Out of gas: Biden loses Dems on gas-tax holiday

What do you get when you combine a truly dumb idea with completely incompetent political execution? In Joe Biden’s administration, this question has multiple answers. Take your pick: Build Back Better, the election-federalizing bill, the abortion-on-demand bill attempted last month after the Supreme Court leak on Dobbs. All of these were bad ideas that didn’t have enough political support to go anywhere, so all they did was political damage to Democrats.

None of these may top Biden’s push over the last week for a gas-tax holiday, however. Biden spent the better part of last week on this policy, even holding a press briefing to push it with his usual dipstick demagoguery, this time aimed at gas station owners. It turns out that the White House couldn’t even make the sale among fellow Democrats, Politico reports, and it’s not clear that they bothered to try first:

President Joe Biden’s cheerleading of a gas tax holiday is putting him at odds with Democratic legislators across the country who have spent months spurning such calls.

Top Democrats in Massachusetts and Rhode Island are flat-out rejecting Biden’s plea, citing the potential for lost revenue streams for infrastructure projects and minimal savings for consumers. In California, Democratic legislative leaders who rebuffed Gov. Gavin Newsom’s attempt to stop a gas tax hike from going into effect July 1 are resisting calls for a gas tax holiday from Republicans and moderate Democrats. …

“This is the Democratic president not listening to the Democratic leaders,” consultant Scott Ferson, a Democrat who works for Massachusetts House Speaker Ron Mariano’s political arm but is not speaking on his behalf, said in an interview. “The president has tried to come in and impose a one-size-fits-all solution to a problem that has a different impact in different states.”

Here’s the first question this report prompts: Did Biden even bother to ask other Democratic leaders first before seizing on the gas-tax holiday proposal? After all, this is not at all a new idea; Barack Obama famously ridiculed it as an election-year gimmick in 2008. It has also been tried by a few states in this present inflation cycle, but the results have been negligible for consumers, which a study by Wharton has made clear. Even in Connecticut, where the savings got passed to consumers most, the difference was so small as to be hardly noticeable:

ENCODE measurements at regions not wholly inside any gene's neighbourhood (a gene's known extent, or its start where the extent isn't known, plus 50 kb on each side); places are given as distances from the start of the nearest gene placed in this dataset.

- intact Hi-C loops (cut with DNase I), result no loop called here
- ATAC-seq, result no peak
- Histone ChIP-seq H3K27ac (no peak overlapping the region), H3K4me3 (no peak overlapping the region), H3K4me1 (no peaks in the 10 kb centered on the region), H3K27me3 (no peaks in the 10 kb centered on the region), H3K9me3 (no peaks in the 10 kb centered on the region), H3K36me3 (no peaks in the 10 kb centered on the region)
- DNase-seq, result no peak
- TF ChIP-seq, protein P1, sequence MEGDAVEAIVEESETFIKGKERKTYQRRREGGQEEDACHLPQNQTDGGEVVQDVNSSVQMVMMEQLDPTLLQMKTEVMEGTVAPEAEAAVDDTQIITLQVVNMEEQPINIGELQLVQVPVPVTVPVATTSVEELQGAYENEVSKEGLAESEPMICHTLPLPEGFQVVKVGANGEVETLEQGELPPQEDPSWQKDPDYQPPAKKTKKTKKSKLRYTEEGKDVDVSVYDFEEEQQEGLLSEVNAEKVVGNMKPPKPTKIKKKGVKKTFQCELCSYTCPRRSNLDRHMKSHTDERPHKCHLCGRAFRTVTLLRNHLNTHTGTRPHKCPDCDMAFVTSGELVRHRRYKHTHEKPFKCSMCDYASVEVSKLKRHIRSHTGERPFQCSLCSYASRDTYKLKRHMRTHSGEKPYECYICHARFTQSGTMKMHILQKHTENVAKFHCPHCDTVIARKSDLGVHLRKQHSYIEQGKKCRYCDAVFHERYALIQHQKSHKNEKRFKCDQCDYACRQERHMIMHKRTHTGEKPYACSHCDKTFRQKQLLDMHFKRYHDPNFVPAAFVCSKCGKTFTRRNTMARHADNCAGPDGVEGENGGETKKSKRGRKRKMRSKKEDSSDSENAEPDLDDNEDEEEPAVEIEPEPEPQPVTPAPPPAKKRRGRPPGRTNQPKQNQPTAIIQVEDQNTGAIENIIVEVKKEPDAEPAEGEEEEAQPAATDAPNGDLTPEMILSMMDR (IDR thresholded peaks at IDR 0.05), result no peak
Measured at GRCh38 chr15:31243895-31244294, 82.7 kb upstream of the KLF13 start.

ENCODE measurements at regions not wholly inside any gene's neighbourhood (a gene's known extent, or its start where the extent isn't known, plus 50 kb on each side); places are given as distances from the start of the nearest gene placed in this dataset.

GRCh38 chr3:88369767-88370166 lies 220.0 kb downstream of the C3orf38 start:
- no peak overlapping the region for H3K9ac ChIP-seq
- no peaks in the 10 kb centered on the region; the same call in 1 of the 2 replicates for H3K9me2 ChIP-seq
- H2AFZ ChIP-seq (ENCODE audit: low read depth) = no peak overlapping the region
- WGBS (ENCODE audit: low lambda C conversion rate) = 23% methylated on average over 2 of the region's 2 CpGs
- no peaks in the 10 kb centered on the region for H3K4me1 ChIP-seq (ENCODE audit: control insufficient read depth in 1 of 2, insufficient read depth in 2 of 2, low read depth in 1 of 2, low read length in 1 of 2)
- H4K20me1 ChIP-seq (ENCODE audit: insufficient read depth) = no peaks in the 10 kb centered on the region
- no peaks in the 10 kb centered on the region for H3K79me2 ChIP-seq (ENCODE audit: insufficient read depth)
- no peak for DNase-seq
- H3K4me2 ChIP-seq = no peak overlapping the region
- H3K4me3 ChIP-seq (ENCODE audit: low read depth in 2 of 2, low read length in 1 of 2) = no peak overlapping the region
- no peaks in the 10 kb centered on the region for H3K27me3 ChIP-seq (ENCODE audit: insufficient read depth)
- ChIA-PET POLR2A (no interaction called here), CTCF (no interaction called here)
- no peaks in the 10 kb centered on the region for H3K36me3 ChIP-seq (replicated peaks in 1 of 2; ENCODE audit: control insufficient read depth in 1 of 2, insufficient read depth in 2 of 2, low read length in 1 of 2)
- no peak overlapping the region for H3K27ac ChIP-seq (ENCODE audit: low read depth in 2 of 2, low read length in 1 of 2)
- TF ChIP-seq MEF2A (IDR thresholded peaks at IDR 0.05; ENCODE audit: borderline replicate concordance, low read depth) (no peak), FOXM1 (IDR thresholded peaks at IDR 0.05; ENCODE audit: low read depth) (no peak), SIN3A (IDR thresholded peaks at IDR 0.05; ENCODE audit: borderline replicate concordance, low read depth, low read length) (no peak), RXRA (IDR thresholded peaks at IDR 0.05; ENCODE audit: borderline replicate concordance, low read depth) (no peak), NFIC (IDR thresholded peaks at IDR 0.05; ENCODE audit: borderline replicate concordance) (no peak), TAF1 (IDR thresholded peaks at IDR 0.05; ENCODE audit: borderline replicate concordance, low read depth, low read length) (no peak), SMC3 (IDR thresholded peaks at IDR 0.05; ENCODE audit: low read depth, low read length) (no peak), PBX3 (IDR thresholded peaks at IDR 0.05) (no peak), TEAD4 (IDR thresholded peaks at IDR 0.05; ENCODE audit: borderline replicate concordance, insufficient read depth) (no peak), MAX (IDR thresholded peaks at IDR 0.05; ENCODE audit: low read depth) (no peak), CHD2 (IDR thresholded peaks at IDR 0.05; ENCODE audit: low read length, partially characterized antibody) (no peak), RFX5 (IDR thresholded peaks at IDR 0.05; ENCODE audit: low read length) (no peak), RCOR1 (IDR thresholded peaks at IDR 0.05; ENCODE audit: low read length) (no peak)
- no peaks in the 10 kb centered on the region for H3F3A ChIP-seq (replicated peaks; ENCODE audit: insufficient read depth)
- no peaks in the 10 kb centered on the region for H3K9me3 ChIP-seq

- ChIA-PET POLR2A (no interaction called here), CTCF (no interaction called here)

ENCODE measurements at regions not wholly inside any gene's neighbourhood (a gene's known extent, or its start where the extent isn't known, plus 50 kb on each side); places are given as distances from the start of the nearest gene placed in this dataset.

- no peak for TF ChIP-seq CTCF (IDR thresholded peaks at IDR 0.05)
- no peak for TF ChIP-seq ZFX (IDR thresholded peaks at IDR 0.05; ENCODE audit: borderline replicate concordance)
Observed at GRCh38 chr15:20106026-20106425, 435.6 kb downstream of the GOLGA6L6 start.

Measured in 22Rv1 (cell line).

A University of Pennsylvania Wharton School study found savings from state-level gas tax holidays have so far been mixed. In Connecticut, 71 percent to 87 percent of tax savings were passed on to consumers, compared to 58 percent to 65 percent in Georgia and 72 percent in Maryland.

Connecticut’s gas tax suspension, which remains in effect through the end of the month, hasn’t significantly lowered the average price of gas per gallon compared with neighboring Massachusetts and Rhode Island. AAA listed the average price of gas per gallon in Connecticut on Thursday at $4.91, compared to $4.97 in Massachusetts and $4.94 in Rhode Island.

That’s six cents a gallon out of the suspension of a 25-cent per gallon state tax. That amount of savings would represent $0.90 per fill-up for most cars, and about $3.60 per month savings, while Connecticut forfeited the tax revenue that presumably maintains its roads, bridges, and other transportation infrastructure. Connecticut drivers might have done just as well going through the couch cushions.

Bear in mind that the average price of gasoline rose 40 cents — in just the first two weeks of this month. It has risen $2.643 per gallon since Biden’s inauguration, which means that Connecticut’s drivers have managed to claw back about 2.2% of the Biden price hike with this temporary “holiday,” and only for a short period of time.

The date on that Wharton study was June 15th, by the way. Biden and his team had plenty of opportunity to look at it and realize the futility of this idea, and yet they decided to make it the White House Theme of the Month instead. Why? I’d bet that no one in the West Wing bothered to read the Wharton study at all, because it has been long apparent that Biden and his team are desperately spitballing on everything in this presidency. It’s all reaction and no strategy, and it’s nowhere more apparent than in Biden’s clinging embrace of the gas-tax holiday like a drowning man clinging to his rescuer.

That brings us to the second question: Is this broad and near-instant rejection of Biden’s policy among Democrats a signal that his presidency has run out of gas? Is this the beginning of a move to abandon Biden by his party, in recognition of the clearly obvious reality of complete incompetency? Perhaps, although that may not really start getting obvious until after the midterms. Joe Biden’s schtick of dipstick demagoguery, blame-shifting, and creepy whispers has undeniably failed to impress voters, and Democrats may start looking for ways to let Biden drown on his own to save themselves soon. The gas-tax holiday rejection may be the start of that process.